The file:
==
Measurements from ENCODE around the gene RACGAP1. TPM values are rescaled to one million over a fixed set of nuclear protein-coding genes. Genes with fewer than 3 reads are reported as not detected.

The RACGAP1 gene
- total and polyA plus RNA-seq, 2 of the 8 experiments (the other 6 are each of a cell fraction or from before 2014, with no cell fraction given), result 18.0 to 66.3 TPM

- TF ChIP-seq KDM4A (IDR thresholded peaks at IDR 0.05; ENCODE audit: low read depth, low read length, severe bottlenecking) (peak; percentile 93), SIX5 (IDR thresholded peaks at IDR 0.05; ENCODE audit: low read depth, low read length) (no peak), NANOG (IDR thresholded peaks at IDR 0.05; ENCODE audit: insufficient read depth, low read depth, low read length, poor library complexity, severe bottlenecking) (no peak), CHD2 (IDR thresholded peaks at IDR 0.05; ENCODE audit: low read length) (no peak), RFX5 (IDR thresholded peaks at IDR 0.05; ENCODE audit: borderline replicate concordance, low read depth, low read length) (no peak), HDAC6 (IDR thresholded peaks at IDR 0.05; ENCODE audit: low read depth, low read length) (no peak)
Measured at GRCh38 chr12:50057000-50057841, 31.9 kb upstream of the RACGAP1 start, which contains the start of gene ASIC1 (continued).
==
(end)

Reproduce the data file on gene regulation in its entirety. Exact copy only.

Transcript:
Measurements from ENCODE around the gene RACGAP1. TPM values are rescaled to one million over a fixed set of nuclear protein-coding genes. Genes with fewer than 3 reads are reported as not detected.

The RACGAP1 gene
- total and polyA plus RNA-seq, 2 of the 8 experiments (the other 6 are each of a cell fraction or from before 2014, with no cell fraction given), result 18.0 to 66.3 TPM

- TF ChIP-seq KDM4A (IDR thresholded peaks at IDR 0.05; ENCODE audit: low read depth, low read length, severe bottlenecking) (peak; percentile 93), SIX5 (IDR thresholded peaks at IDR 0.05; ENCODE audit: low read depth, low read length) (no peak), NANOG (IDR thresholded peaks at IDR 0.05; ENCODE audit: insufficient read depth, low read depth, low read length, poor library complexity, severe bottlenecking) (no peak), CHD2 (IDR thresholded peaks at IDR 0.05; ENCODE audit: low read length) (no peak), RFX5 (IDR thresholded peaks at IDR 0.05; ENCODE audit: borderline replicate concordance, low read depth, low read length) (no peak), HDAC6 (IDR thresholded peaks at IDR 0.05; ENCODE audit: low read depth, low read length) (no peak)
Measured at GRCh38 chr12:50057000-50057841, 31.9 kb upstream of the RACGAP1 start, which contains the start of gene ASIC1 (continued).